Face-to-face solitude

Loneliness and social isolation are living conditions that can increase the likelihood of mental disorders such as depression, anxiety, substance use and cognitive decline [7]. Loneliness shakes people’s ability to self-regulate and represents the pain of feeling alone [8]. Working from home office requires constant evaluation in all aspects. We must observe if the individual is able to withstand the repetition of work at home, daily, the absence of colleagues to talk in person, in addition to the feeling of disconnection with the organization or group to which he belongs. It is possible to lose control of time, due to not sharing it with other people, aggravated by the excessive use of digital technologies, reinforcing the solitary character of the home office, which can lead to behavioral changes harmful to health. The opposition between coexistence and isolation is intensified by the role of new communication technologies and social networks that fix the individual in front of screens [9].

Food compulsion

Eating disorders are a group of conditions characterized by persistent disturbances in food or behaviors related to it, which result in changes in the consumption or absorption of food, impairing physical health and psychosocial functioning [10]. Home office workplaces individuals too close to the refrigerator and pantry and, being at home, requires a lot of determination to stick to mealtimes, in choosing what to eat and in what quantities. It is really surprising that we use ice cream and other fatty foods when we are sitting at home feeling totally alone in the world [8]. The home office can be a reinforcing or revealing vector of eating disorders due to one of its characteristics, which is isolation in the development of work.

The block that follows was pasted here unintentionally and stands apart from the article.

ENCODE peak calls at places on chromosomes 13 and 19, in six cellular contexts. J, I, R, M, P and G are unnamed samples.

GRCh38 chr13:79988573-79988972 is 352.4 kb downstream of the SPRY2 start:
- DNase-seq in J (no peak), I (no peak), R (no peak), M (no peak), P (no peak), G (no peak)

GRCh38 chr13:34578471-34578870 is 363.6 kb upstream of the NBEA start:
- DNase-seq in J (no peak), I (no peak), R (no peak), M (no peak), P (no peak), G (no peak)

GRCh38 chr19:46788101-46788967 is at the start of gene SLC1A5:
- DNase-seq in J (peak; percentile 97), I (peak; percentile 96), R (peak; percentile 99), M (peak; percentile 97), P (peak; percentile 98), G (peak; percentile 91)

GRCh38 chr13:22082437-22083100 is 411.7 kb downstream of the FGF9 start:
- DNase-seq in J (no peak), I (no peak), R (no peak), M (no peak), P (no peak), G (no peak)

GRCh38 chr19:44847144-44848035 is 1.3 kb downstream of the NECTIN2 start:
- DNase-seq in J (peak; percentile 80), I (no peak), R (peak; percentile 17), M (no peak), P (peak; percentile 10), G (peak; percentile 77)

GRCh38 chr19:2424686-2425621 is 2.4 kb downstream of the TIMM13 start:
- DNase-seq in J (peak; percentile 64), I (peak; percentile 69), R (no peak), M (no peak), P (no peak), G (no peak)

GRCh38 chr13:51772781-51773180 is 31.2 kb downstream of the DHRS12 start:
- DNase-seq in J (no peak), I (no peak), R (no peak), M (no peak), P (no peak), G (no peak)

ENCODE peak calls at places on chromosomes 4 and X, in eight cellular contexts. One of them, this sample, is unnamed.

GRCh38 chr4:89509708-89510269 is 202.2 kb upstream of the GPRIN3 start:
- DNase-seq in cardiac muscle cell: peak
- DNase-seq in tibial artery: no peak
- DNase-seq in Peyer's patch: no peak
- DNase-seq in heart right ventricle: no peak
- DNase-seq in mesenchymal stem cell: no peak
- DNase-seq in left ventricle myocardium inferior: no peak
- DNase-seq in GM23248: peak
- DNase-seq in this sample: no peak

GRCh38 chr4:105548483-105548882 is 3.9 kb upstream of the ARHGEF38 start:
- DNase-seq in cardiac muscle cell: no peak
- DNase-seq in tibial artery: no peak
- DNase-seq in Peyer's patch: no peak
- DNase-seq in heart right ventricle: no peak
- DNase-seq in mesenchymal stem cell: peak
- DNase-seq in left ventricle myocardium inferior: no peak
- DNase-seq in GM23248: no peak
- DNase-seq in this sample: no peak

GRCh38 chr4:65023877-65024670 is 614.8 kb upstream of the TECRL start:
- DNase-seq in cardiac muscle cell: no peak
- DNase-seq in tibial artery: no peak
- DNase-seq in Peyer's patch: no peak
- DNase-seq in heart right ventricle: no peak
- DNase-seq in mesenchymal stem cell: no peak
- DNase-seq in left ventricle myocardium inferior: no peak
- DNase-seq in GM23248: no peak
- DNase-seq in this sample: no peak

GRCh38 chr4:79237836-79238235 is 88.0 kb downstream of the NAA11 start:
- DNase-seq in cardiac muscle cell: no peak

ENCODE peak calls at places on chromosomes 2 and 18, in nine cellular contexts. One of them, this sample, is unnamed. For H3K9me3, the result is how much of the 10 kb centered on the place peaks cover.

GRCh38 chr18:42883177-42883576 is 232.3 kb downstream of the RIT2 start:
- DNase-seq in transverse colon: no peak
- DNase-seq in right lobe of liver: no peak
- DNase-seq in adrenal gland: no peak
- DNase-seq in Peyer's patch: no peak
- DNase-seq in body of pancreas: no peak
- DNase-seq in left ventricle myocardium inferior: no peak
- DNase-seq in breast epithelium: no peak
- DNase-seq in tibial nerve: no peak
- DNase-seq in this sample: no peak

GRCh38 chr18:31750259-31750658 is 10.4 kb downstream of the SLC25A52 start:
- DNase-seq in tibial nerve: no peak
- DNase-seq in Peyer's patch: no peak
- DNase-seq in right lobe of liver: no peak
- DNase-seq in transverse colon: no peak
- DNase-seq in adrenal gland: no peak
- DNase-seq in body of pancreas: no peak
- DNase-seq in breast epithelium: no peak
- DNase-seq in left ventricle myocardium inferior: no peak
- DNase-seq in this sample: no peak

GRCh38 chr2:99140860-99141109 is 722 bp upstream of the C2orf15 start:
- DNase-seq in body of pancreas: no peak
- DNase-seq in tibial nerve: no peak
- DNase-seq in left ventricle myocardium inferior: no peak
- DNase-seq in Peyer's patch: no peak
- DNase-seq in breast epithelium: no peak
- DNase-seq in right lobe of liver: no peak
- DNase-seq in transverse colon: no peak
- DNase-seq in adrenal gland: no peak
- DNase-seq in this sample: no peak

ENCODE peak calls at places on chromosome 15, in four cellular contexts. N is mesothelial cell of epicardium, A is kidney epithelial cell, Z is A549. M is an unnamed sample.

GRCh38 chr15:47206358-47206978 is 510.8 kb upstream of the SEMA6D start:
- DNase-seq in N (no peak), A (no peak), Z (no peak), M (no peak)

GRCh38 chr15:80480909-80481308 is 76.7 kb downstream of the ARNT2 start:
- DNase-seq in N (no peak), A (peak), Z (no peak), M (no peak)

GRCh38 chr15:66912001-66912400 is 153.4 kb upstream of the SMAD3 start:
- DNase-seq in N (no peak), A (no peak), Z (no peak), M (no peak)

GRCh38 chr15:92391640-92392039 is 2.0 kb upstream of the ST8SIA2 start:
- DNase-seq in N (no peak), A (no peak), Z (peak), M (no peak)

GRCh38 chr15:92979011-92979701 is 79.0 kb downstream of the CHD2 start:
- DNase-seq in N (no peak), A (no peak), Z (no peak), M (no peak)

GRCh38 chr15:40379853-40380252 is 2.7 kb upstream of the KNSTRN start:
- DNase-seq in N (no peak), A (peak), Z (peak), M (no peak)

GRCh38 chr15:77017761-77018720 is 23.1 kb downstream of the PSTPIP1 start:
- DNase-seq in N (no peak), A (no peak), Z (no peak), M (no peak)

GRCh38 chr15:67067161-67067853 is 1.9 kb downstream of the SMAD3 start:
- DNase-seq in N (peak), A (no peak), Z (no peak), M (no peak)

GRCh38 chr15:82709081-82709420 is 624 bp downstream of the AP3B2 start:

Disclosure

The authors declare no conflicts of interest.

References

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  2. Bao Y, Sun Y, Meng S, Shi J, lu l (2020) 2019-nCOVID epidemic: Address mental health care to empower society. Lancet 395(10224): e37-38.
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  4. King ALS, Páua MK, Guedes E, Nardi AE (2018) Digital ergonomics. Porto Alegre, Educa Books, Brazil.
  5. King ALS, Valença AM, Silvia ACO, Baczynski T, Carvalho MR, et al. (2015) Nomophobia: Dependency on virtual environments or social phobia? Computers in Human Behavior 29(1): 140-144.
  6. Molina VJG (2017) Blue light: From scientific evidence to patient care. International Review of Ophthalmic Optics, pp. 88-94.
  7. Leigh-Hunt N, Baggueley D, Bash K (2012) An overview systematic reviews of social isolation and loneliness. Public Health 152: 157-171.
  8. Cacciopo J, Patrick W (2011) Solitude: Human nature and the needs for bonds, (1st edn), São Paulo, Record, Brazil.
  9. Minois G (2019) History of loneliness and loners. Translation M, Graças Souza, (1st edn), São Paulo, UNESP, Brazil.
  10. American Psychological Association (2013) Diagnostic and Statistical Manual of Mental Disorders-DSM-V, Translation Claudia Dorneles, (5th edn), Porto Alegre, Artmed, Canada.

© 2020 Lucio Lage Gonçalves. This is an open access article distributed under the terms of the Creative Commons Attribution License , which permits unrestricted use, distribution, and build upon your work non-commercially.